A Part 5.1 scheme of arrangement recently proposed by Redflex Holdings Limited (Redflex) has raised for consideration the possibility that bidders who seek to obtain control of a company by way of a scheme may have flexibility to improve scheme consideration shortly prior to the meeting of shareholders without delaying that meeting. While this approach has not recently been approved by a court, it offers the potential for schemes to become a more flexible takeover device.
The proposed scheme and late improvement of scheme consideration
On 21 February 2011, Redflex proposed a scheme of arrangement under which a bidding consortium would acquire Redflex for A$2.70 per Redflex share (with the A$ scheme consideration to be reduced proportionately in the event that the A$ appreciated above US$1.02 or be increased proportionately in the event the A$ depreciated to below US$0.98).
The use of this exchange rate mechanism reflected the predominantly US$-denominated revenue-base of the underlying Redflex business and the fact that, because of this, the debt portion of the funding to pay the scheme consideration was to be in US$. Significantly, in the week leading up to the shareholder meeting on 9 May 2011, the A$ appreciated to as high as US$1.10. Had that exchange rate prevailed at the time of implementation, the scheme consideration would have been approximately A$2.50 – far below the "headline" price at the time of announcement.
In an attempt to shore up shareholder support for the scheme in the face of these "adverse" exchange rate movements, the bidding consortium put a proposal to Redflex after market close on the second business day prior to the shareholder meeting to set a price "floor" of A$2.75 per share. The proposal was on the condition that the scheme meeting went ahead on 9 May as scheduled. Failure of this condition would result in the increased offer falling away. The bidding consortium considered it to be commercially beneficial in the circumstances for Redflex shareholders to consider the higher offer at the scheduled meeting.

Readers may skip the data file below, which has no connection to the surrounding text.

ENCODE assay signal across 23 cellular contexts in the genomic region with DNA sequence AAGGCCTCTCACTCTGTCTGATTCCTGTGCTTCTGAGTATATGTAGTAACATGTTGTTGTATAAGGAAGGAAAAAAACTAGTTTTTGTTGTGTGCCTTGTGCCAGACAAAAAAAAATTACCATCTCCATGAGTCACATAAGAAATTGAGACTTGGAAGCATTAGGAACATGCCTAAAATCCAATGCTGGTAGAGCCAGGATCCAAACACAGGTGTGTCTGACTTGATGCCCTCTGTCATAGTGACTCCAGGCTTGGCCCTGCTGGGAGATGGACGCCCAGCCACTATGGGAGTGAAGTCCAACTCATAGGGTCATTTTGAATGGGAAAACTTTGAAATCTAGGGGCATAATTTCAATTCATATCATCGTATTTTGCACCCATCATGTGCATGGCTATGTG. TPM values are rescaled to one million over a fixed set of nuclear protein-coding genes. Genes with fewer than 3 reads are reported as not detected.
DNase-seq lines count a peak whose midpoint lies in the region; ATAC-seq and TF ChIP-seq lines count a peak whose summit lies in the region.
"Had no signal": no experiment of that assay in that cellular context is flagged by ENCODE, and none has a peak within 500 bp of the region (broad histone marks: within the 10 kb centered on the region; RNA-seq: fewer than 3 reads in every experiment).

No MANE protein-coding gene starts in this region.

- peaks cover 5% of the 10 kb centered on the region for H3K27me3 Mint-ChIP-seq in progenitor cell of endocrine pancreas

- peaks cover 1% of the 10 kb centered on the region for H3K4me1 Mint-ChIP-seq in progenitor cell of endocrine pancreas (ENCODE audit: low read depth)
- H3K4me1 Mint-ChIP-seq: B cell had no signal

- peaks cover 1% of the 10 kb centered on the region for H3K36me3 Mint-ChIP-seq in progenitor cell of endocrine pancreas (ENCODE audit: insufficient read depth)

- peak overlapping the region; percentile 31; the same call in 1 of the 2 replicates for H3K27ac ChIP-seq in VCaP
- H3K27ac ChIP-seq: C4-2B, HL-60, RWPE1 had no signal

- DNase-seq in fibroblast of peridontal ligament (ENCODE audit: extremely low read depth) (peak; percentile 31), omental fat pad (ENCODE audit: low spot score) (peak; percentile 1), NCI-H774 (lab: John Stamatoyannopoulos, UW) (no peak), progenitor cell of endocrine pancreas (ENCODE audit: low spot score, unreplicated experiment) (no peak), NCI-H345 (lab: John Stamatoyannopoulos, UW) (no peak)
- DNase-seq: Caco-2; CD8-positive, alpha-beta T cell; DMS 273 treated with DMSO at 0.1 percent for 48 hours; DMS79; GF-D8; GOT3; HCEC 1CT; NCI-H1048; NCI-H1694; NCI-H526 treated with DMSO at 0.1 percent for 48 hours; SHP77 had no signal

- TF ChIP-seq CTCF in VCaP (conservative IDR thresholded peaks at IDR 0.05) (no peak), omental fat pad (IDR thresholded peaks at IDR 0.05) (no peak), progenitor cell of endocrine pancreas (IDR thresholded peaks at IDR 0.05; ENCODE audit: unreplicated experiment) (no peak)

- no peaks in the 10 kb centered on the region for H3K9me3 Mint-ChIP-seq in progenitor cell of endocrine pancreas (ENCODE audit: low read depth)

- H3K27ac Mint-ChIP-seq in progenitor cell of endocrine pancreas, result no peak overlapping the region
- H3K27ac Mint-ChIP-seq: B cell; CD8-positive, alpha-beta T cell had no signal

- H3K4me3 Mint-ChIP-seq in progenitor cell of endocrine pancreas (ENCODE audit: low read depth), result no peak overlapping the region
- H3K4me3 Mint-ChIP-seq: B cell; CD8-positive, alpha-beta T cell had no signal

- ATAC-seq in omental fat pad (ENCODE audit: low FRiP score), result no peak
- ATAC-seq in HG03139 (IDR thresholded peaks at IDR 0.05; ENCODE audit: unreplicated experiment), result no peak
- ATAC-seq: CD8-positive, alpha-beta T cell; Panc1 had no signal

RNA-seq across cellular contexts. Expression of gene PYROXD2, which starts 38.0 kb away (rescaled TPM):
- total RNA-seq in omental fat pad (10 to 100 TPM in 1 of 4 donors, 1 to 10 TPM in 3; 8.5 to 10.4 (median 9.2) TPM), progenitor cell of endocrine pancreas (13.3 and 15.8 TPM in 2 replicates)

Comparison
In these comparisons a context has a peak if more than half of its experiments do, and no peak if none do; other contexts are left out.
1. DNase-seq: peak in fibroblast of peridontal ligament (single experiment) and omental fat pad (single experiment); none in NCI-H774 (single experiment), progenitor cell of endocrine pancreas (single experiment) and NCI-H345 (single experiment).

Legal issues arising from amendments to a scheme
Under a Part 5.1 scheme, the company convenes a shareholders' scheme meeting in compliance with a court order made at the first court hearing. Under a scheme (like the Redflex scheme), the court's orders specify the scheme of arrangement that is to be put to shareholders which reflects the terms agreed between the scheme company and the bidder (which includes the scheme consideration).
There is no requirement in the Corporations Act to return to court in order to amend a scheme which has already been ordered to a vote. The shareholders themselves, at the scheme meeting, may amend the scheme, including to impose a higher scheme consideration. Following the meeting, assuming shareholders have voted in favour of the revised scheme, the scheme company must return to court for a second court hearing at which the court's approval of the scheme is sought.
The court has "supervisory jurisdiction" over schemes and has broad discretion to withhold its approval of a scheme, even if the scheme is supported by a majority of shareholders. This, in part, reflects the fact that a court order approving a scheme effects a form of compulsory acquisition.
The court is concerned, amongst other things, to ensure that scheme shareholders are fully informed. Inadequate time to consider amendments to the scheme may raise doubt in the court's mind about the adequacy of disclosure. In addition, ASIC Regulatory Guide 60, which applies to schemes, recommends that all shareholders be given adequate time to consider any amendment to the terms of a scheme (and provides guidance that generally 10 days time to consider any supplementary information is appropriate).
Recent practice for improving scheme consideration and the approach taken in Redflex